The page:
Plastic pollution has become a worsening problem across the world and it has badly affected both humans and the wildlife. For many years, we’ve all been taught about how recycling can help prevent it.
Experts, however, are claiming otherwise these days. In fact, a recent Independent feature has gone as far as pointing out that recycling “is not a solution” to the plastic problem but “an easy cop-out for cowardly governments, greedy corporations and lazy consumers to hide behind.”
Plastic recycling isn’t doing a lot of good, according to experts.
The article has further suggested that banning single-use plastics is a far better idea than recycling and that in order to save the world and future generations, governments should “focus on stopping its production entirely.”
Meanwhile, the WeWantRefill website shared that recycling or incinerating plastic isn’t a “cure-all for the environment.”
The site pointed out:
“Plastic is everywhere. Your smartphone, car, takeout containers, bottled water and cosmetic containers – all contain plastic. It would be an impossible task to list every piece of plastic that you touch on a daily basis.
“From the 1950s to today, 8.3 billion metric tons of plastic have been produced. Since plastic doesn’t breakdown naturally, it ends up in landfills, floating in the ocean, drifting down the street or overflowing in garbage cans across the U.S.”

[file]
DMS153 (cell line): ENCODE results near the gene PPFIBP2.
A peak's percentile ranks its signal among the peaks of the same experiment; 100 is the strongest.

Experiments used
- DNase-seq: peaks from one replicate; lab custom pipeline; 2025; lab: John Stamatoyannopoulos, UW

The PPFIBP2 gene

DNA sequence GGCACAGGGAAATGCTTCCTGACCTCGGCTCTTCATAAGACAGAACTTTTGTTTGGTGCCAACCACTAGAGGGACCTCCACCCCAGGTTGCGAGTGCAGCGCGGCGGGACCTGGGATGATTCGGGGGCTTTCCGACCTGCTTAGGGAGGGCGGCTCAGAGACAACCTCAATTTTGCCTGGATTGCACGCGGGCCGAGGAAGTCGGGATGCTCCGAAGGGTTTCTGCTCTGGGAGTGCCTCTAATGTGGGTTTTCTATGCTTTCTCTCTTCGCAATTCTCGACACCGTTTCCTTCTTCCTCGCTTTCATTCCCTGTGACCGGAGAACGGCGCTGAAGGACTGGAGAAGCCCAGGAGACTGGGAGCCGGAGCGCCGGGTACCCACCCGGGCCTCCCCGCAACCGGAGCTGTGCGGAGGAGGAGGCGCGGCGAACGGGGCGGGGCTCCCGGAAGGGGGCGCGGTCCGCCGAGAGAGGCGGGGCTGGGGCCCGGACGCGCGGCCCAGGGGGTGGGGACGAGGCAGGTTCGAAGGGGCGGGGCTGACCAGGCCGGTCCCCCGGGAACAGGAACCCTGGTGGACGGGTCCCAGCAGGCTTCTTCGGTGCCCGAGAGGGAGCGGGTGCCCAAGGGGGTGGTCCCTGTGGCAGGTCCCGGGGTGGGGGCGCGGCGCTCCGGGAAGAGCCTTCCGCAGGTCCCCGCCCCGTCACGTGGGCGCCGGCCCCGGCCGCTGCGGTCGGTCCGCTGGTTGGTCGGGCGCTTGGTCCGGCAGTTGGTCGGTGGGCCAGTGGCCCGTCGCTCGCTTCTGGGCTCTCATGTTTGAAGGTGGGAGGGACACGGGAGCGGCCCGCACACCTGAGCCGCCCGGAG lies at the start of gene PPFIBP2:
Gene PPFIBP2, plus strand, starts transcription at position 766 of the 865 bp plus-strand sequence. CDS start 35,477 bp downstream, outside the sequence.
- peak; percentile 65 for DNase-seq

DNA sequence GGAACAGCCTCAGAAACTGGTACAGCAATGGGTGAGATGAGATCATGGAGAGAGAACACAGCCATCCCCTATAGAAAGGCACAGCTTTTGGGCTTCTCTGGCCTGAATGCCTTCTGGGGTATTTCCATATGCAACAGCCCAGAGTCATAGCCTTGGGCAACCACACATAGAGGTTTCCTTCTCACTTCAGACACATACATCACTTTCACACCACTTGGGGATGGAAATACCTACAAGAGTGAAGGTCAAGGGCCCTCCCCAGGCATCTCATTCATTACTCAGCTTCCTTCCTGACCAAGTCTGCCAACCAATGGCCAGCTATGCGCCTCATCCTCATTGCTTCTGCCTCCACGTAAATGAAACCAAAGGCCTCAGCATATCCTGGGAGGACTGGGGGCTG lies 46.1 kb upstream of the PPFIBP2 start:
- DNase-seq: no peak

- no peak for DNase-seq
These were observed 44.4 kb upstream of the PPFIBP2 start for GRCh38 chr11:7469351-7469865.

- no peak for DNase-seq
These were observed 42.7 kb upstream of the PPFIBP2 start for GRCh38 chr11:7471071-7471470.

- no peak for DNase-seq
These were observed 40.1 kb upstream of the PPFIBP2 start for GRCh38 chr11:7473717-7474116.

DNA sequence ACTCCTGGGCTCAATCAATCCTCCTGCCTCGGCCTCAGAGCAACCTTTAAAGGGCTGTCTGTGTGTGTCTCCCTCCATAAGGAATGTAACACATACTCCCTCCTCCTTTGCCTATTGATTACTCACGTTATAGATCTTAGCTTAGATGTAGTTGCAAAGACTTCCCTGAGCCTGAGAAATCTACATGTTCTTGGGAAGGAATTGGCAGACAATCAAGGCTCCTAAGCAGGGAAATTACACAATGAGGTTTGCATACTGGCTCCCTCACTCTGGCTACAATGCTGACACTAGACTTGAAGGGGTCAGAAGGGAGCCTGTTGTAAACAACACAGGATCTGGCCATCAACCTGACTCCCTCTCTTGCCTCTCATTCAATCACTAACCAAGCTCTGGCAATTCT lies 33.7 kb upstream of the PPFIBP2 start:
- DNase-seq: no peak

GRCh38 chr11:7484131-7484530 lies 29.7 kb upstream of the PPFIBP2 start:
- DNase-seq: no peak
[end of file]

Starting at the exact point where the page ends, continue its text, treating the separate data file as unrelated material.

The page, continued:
These are the most common items collected during a global beach clean-up:
A study published in the ScienceMag also mentioned that recycling plastic “just delays its disposal” and that only about 9% of plastics are actually recycled.
We also read:
“When recycled milk jugs are used to make a new car bumper, for example, the bumper has to be disposed of at some point. The plastic was reused, but it only prolonged its trip to a landfill.
“By recycling plastics, the amount of new plastic being produced is supposed to decrease. However, the study points out that no one really knows if recycled plastics are curbing new production.”
Single-use plastics are the enemy.
Carsten Wachholz, senior policy officer for EBB circular economy, believes reducing the amount of plastic we use is the way to go. “We cannot recycle our way out of the plastic pollution wave because we are using too much plastic in the first place,” he pointed out.
“We need to simplify the variety of plastics that are available on the market otherwise recycling will always end up in some low quality plastic stuff that can be used for park benches but little else.”
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